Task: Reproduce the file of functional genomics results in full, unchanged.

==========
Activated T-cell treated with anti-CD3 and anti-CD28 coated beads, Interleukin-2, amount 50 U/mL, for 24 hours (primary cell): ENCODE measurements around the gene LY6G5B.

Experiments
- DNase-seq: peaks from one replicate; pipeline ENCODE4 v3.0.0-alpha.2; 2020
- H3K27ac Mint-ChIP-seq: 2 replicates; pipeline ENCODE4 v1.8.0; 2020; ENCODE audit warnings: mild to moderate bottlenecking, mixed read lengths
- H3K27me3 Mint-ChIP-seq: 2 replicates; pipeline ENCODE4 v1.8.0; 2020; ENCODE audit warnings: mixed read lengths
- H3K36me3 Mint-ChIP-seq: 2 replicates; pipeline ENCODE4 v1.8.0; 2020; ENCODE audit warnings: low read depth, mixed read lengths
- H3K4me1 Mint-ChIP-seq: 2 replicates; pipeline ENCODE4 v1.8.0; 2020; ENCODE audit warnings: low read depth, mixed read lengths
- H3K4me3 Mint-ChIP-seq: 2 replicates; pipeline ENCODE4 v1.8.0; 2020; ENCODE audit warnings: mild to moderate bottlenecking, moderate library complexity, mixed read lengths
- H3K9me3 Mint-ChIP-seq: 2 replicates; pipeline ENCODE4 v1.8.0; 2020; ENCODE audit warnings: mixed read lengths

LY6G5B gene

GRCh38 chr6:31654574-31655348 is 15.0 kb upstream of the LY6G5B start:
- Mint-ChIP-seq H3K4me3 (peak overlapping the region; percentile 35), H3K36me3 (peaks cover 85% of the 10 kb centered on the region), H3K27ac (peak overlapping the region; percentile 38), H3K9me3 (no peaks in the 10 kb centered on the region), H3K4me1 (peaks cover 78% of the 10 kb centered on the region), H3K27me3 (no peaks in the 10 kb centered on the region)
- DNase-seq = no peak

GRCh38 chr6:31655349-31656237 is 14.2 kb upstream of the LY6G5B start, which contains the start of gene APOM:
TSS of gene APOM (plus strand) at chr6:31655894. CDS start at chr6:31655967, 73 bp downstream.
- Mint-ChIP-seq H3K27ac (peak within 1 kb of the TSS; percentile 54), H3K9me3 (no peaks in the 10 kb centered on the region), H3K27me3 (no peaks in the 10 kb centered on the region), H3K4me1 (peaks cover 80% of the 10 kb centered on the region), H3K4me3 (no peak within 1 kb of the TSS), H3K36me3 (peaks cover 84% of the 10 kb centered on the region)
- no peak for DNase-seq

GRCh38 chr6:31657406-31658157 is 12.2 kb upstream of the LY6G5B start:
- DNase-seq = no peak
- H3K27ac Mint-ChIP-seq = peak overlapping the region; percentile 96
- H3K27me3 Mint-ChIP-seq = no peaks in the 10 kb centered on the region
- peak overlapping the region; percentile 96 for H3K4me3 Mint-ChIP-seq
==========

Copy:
Activated T-cell treated with anti-CD3 and anti-CD28 coated beads, Interleukin-2, amount 50 U/mL, for 24 hours (primary cell): ENCODE measurements around the gene LY6G5B.

Experiments
- DNase-seq: peaks from one replicate; pipeline ENCODE4 v3.0.0-alpha.2; 2020
- H3K27ac Mint-ChIP-seq: 2 replicates; pipeline ENCODE4 v1.8.0; 2020; ENCODE audit warnings: mild to moderate bottlenecking, mixed read lengths
- H3K27me3 Mint-ChIP-seq: 2 replicates; pipeline ENCODE4 v1.8.0; 2020; ENCODE audit warnings: mixed read lengths
- H3K36me3 Mint-ChIP-seq: 2 replicates; pipeline ENCODE4 v1.8.0; 2020; ENCODE audit warnings: low read depth, mixed read lengths
- H3K4me1 Mint-ChIP-seq: 2 replicates; pipeline ENCODE4 v1.8.0; 2020; ENCODE audit warnings: low read depth, mixed read lengths
- H3K4me3 Mint-ChIP-seq: 2 replicates; pipeline ENCODE4 v1.8.0; 2020; ENCODE audit warnings: mild to moderate bottlenecking, moderate library complexity, mixed read lengths
- H3K9me3 Mint-ChIP-seq: 2 replicates; pipeline ENCODE4 v1.8.0; 2020; ENCODE audit warnings: mixed read lengths

LY6G5B gene

GRCh38 chr6:31654574-31655348 is 15.0 kb upstream of the LY6G5B start:
- Mint-ChIP-seq H3K4me3 (peak overlapping the region; percentile 35), H3K36me3 (peaks cover 85% of the 10 kb centered on the region), H3K27ac (peak overlapping the region; percentile 38), H3K9me3 (no peaks in the 10 kb centered on the region), H3K4me1 (peaks cover 78% of the 10 kb centered on the region), H3K27me3 (no peaks in the 10 kb centered on the region)
- DNase-seq = no peak

GRCh38 chr6:31655349-31656237 is 14.2 kb upstream of the LY6G5B start, which contains the start of gene APOM:
TSS of gene APOM (plus strand) at chr6:31655894. CDS start at chr6:31655967, 73 bp downstream.
- Mint-ChIP-seq H3K27ac (peak within 1 kb of the TSS; percentile 54), H3K9me3 (no peaks in the 10 kb centered on the region), H3K27me3 (no peaks in the 10 kb centered on the region), H3K4me1 (peaks cover 80% of the 10 kb centered on the region), H3K4me3 (no peak within 1 kb of the TSS), H3K36me3 (peaks cover 84% of the 10 kb centered on the region)
- no peak for DNase-seq

GRCh38 chr6:31657406-31658157 is 12.2 kb upstream of the LY6G5B start:
- DNase-seq = no peak
- H3K27ac Mint-ChIP-seq = peak overlapping the region; percentile 96
- H3K27me3 Mint-ChIP-seq = no peaks in the 10 kb centered on the region
- peak overlapping the region; percentile 96 for H3K4me3 Mint-ChIP-seq